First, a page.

Photographing a Silhouette.
Silhouettes can make extremely dramatic photographs, using shape and sometimes vibrant or saturated colour to tell a story. Photographers use them to convey drama, mystery or mood in an image. It’s usually the case that the more defined the shape is the more powerful the silhouette and the more successful the image will be. A silhouetted subject can show some detail, however the less detail that’s visible will add more drama to the image.
Expose for the background
The primary key to a successful silhouette is backlighting. To create a silhouette, place a subject against a bright background and expose for the background, leaving the subject in shadow.
Digital cameras make it a lot easier to shoot silhouettes because you can usually see on the LCD on the back of the camera exactly how the image looks, you can then adjust your exposure accordingly.
How to focus
Since the subject of a silhouette is in little to no light, the camera may have difficulty locking on the focus. If that is the case then you can try one of two things. You could manually focus the camera on your subject. Or you can also try to focus on the edge of the subject, where there will be more contrast. (The difference between the darkened subject and the brighter background). It’s also advisable to use as small an aperture as possible, which will help ensure your subject is sharp.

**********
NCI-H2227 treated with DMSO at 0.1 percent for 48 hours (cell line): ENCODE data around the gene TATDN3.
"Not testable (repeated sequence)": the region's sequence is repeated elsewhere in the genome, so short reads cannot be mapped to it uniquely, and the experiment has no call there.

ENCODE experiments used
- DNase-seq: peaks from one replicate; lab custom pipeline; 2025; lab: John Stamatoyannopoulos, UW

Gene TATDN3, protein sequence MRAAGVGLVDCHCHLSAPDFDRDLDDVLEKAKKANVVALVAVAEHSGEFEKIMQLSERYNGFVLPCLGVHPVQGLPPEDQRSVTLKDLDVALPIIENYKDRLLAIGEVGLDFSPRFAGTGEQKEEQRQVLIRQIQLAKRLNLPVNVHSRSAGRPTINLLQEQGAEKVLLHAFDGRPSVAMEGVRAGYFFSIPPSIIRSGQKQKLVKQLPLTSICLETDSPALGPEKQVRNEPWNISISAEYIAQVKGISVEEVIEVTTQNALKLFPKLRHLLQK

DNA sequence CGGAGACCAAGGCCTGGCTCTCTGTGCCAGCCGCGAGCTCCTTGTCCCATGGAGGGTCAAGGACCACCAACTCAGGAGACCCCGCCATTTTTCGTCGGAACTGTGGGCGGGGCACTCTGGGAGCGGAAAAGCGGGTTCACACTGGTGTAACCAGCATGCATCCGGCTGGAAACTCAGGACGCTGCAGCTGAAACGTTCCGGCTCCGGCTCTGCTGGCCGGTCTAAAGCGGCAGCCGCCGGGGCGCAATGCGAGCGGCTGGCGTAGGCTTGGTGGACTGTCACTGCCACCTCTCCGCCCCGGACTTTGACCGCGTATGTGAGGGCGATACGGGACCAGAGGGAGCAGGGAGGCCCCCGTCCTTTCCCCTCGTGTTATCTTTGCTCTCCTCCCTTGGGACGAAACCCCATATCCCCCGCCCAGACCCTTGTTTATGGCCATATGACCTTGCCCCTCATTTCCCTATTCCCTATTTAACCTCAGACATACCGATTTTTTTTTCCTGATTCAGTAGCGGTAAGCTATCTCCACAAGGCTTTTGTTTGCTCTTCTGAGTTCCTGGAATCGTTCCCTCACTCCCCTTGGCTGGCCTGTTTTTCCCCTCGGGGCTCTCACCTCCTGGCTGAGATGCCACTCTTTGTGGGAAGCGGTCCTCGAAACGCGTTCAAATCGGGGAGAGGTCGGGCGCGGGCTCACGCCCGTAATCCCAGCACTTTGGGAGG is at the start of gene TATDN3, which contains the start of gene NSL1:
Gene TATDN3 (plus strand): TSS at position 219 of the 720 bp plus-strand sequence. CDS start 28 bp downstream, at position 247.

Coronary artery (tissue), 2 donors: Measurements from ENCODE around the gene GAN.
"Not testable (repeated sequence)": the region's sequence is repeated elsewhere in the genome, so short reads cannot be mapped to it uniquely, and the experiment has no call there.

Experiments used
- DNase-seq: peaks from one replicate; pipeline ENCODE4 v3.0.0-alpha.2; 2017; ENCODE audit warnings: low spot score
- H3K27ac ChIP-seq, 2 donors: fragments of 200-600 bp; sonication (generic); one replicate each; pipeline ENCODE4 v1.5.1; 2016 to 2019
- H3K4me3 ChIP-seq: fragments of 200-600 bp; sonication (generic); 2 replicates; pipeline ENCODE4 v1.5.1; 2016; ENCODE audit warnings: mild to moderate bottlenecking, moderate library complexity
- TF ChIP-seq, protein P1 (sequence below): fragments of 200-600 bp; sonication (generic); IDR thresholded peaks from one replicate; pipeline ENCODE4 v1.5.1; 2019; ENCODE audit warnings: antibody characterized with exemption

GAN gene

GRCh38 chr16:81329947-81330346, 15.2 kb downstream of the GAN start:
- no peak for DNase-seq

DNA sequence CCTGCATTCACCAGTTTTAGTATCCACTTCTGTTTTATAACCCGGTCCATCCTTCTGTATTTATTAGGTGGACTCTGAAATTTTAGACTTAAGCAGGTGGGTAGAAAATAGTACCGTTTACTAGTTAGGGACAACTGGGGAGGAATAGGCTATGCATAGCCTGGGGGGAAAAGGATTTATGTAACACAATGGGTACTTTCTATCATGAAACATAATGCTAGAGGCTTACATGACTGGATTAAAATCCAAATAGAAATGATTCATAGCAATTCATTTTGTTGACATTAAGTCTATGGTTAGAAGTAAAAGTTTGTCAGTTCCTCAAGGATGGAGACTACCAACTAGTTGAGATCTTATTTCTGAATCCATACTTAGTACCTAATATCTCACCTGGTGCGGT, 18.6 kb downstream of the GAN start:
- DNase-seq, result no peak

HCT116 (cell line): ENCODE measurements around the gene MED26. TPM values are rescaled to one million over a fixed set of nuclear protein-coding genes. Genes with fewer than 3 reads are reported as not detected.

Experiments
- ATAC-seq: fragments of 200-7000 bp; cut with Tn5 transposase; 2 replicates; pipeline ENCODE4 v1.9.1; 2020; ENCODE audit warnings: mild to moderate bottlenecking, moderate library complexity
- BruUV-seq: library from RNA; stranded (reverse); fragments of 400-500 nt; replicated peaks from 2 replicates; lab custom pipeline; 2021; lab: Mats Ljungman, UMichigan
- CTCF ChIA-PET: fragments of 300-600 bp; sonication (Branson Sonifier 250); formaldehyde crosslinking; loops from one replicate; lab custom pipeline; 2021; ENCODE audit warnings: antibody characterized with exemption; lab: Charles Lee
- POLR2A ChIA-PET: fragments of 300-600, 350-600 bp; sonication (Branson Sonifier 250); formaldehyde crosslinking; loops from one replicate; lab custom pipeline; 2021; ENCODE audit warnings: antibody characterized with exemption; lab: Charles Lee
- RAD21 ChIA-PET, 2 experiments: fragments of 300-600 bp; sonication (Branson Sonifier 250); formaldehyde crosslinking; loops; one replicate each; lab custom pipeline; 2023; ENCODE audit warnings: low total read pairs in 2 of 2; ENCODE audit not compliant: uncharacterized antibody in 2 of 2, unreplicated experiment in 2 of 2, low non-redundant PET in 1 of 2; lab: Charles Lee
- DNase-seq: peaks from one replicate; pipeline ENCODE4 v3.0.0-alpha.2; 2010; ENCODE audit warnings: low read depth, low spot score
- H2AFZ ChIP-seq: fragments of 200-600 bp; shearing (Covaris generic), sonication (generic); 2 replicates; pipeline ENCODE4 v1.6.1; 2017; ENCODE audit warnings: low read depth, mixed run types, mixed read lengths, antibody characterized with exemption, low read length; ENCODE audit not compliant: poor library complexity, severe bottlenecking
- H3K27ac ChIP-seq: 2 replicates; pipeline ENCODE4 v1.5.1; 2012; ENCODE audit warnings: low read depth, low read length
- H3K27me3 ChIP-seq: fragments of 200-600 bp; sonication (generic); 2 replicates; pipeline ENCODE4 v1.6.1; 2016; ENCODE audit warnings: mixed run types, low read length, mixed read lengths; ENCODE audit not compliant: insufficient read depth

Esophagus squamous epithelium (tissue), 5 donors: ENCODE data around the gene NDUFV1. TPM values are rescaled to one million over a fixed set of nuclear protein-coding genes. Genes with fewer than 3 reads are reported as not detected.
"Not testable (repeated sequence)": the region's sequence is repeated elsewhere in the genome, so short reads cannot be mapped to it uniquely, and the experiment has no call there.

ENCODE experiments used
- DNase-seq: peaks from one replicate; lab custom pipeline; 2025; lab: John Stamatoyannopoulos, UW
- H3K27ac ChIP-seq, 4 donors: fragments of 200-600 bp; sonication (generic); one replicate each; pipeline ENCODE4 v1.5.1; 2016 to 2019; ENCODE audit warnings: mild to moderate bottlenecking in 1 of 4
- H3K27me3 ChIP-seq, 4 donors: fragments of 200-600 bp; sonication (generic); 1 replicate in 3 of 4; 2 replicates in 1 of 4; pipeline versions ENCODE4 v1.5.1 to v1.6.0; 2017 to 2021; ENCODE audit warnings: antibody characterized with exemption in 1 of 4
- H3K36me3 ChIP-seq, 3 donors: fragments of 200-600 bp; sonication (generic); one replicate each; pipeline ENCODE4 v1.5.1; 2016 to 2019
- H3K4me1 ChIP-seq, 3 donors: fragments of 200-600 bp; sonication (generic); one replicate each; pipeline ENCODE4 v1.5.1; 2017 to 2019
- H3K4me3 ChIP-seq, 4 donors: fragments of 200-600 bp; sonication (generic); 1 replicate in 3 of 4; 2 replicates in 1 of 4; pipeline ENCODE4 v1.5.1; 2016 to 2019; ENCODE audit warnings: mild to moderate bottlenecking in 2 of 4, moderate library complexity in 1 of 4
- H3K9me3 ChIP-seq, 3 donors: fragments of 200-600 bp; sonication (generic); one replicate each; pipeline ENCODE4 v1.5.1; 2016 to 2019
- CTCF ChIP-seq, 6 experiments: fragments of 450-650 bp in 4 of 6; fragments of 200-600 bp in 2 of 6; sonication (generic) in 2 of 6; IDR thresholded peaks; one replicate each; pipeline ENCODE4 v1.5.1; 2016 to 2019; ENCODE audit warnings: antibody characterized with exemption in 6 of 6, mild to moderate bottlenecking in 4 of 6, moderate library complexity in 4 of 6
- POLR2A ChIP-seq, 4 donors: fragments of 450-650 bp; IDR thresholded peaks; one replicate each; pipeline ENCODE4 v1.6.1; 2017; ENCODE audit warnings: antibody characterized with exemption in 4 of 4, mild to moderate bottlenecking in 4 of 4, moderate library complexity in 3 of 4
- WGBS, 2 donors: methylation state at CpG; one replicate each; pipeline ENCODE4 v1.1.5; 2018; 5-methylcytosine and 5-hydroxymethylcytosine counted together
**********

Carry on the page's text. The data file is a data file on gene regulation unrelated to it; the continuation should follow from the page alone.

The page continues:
Make silhouetted shapes distinct and uncluttered
If there is more than one object in the image that you’re attempting to silhouette, try to keep them separated. For example if you are photographing a tree and a person don’t let the person stand in front of the tree or even lean on it as this may merge them into one single shape and difficult to define. Also it’s probably best to photograph silhouetted people as profiles rather than looking straight on. This means that more of their features (nose, mouth, and eyes) are outlined and they are more likely to be recognized
Go out shoot some silhouettes have some fun!